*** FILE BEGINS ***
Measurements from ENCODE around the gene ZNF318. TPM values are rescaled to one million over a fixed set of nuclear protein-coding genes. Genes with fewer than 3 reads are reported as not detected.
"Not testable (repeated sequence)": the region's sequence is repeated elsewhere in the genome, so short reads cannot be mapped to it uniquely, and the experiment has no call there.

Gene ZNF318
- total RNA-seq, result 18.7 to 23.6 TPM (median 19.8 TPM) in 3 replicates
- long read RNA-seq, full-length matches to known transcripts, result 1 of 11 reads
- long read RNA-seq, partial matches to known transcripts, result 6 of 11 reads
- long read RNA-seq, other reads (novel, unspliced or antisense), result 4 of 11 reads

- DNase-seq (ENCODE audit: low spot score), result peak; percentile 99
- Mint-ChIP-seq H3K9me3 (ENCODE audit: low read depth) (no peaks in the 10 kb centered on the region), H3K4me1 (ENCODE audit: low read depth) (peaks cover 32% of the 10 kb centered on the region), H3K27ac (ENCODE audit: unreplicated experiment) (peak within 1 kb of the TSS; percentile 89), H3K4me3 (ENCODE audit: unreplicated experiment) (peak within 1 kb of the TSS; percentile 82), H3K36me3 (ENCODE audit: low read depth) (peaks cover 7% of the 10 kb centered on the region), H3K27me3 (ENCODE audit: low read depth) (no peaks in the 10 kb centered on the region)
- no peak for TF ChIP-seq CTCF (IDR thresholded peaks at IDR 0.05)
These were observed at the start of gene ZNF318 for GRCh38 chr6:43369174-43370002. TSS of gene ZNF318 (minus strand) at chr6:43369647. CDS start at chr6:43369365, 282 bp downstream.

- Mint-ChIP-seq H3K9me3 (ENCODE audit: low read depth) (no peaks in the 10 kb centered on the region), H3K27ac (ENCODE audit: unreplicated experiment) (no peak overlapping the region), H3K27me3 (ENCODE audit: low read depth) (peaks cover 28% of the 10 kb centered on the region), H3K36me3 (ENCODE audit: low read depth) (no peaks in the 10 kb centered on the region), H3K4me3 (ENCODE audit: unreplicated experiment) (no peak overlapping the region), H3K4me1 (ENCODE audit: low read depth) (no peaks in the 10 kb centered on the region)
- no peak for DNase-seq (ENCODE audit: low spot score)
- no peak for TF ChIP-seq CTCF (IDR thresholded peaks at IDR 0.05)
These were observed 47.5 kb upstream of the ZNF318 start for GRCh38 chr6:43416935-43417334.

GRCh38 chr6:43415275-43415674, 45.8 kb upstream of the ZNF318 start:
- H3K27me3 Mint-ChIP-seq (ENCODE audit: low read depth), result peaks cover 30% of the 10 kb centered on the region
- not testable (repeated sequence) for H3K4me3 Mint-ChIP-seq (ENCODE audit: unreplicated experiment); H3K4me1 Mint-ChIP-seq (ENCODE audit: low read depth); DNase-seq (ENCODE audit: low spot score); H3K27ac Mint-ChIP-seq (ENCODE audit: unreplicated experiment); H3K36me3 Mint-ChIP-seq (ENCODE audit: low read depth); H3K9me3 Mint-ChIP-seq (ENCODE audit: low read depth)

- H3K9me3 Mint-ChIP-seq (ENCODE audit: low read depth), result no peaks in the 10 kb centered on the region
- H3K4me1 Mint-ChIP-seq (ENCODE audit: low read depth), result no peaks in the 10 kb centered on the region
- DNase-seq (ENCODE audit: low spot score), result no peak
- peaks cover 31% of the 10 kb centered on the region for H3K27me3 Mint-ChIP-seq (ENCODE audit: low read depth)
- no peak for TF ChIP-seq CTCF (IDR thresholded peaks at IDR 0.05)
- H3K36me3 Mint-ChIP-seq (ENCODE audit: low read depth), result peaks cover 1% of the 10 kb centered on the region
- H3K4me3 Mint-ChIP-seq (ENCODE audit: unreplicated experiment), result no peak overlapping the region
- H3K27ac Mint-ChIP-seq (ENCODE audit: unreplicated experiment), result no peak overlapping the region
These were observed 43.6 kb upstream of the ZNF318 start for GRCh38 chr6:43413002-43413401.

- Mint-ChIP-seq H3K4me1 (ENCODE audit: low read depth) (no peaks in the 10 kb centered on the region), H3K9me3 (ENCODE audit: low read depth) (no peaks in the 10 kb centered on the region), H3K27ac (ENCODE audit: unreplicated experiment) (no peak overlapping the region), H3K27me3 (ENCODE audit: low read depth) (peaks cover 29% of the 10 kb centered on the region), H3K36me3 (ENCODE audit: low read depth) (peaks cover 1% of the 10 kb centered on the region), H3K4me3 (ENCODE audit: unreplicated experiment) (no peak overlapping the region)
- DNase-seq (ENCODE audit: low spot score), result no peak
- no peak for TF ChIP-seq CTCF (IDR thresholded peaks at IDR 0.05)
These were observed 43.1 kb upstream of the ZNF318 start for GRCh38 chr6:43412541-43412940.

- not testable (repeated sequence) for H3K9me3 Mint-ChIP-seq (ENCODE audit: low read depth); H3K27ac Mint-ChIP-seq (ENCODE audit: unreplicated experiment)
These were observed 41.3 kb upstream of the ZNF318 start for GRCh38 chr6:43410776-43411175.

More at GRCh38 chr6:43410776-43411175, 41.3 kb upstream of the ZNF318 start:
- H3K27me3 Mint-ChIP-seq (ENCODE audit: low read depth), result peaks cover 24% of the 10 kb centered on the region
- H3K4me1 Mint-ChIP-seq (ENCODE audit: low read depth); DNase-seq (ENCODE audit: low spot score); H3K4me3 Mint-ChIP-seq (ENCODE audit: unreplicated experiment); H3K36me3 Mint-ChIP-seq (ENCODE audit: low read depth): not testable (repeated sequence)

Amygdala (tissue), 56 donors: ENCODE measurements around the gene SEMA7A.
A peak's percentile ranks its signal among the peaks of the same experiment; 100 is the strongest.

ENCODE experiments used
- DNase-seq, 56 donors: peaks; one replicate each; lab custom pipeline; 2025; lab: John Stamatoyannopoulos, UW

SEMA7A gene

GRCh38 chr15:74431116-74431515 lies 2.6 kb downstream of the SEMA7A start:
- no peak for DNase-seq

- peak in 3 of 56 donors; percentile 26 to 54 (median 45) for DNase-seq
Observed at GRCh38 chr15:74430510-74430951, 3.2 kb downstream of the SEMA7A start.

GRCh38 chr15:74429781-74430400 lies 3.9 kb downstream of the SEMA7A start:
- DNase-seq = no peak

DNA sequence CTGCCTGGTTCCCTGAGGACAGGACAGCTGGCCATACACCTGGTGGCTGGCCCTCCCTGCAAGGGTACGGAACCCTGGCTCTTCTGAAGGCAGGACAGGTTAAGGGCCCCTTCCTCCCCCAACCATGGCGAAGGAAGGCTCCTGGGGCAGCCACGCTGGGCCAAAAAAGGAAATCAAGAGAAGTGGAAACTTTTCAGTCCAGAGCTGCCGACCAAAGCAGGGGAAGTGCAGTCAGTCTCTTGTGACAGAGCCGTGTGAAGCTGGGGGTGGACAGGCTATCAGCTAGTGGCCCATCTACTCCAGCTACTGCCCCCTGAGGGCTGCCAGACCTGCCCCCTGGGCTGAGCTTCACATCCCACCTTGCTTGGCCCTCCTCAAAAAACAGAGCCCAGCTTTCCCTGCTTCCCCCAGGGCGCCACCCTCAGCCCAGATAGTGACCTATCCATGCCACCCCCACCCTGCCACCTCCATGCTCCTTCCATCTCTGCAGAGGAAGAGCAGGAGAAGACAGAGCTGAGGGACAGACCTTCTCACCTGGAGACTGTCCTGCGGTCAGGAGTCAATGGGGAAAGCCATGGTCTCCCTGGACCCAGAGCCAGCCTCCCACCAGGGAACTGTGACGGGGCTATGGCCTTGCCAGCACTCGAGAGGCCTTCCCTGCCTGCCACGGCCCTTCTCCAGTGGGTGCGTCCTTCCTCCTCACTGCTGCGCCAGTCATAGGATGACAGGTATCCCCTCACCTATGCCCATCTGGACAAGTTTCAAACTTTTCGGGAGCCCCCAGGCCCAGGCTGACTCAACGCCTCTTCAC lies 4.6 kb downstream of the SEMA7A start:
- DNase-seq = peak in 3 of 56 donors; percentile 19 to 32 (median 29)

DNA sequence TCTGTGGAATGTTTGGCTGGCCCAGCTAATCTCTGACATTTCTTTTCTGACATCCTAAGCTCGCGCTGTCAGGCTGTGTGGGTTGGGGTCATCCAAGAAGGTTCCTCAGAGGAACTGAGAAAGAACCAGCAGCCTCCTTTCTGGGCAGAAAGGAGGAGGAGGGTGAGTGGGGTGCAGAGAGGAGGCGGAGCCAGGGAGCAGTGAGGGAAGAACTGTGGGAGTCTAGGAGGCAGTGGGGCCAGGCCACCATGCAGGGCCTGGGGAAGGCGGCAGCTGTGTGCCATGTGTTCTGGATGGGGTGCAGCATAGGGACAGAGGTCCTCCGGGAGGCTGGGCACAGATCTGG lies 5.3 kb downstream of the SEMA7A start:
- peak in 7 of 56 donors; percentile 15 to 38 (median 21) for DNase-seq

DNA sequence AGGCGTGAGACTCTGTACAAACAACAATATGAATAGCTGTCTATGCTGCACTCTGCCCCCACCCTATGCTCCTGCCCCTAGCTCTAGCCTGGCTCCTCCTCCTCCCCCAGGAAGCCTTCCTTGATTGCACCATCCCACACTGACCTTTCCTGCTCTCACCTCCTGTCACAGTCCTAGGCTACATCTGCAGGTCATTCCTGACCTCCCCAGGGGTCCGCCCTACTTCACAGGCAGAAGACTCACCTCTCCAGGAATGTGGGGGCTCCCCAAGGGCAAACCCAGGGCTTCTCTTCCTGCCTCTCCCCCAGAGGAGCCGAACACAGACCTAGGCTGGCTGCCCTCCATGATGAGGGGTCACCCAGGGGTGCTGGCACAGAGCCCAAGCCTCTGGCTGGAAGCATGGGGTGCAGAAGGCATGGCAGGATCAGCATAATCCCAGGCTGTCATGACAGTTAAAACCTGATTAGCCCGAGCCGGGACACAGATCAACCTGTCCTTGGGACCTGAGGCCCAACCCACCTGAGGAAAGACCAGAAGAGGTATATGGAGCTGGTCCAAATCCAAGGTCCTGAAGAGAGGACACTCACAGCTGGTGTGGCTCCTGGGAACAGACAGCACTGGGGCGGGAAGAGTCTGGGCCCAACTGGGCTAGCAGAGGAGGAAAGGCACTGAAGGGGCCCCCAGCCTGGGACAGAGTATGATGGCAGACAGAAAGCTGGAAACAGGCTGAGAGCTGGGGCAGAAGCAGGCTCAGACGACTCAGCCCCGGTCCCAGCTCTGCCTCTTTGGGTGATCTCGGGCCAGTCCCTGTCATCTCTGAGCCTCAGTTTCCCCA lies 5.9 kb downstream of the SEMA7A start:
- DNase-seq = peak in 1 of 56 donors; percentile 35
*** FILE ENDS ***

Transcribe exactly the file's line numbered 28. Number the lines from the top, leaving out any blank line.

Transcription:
- Mint-ChIP-seq H3K4me1 (ENCODE audit: low read depth) (no peaks in the 10 kb centered on the region), H3K9me3 (ENCODE audit: low read depth) (no peaks in the 10 kb centered on the region), H3K27ac (ENCODE audit: unreplicated experiment) (no peak overlapping the region), H3K27me3 (ENCODE audit: low read depth) (peaks cover 29% of the 10 kb centered on the region), H3K36me3 (ENCODE audit: low read depth) (peaks cover 1% of the 10 kb centered on the region), H3K4me3 (ENCODE audit: unreplicated experiment) (no peak overlapping the region)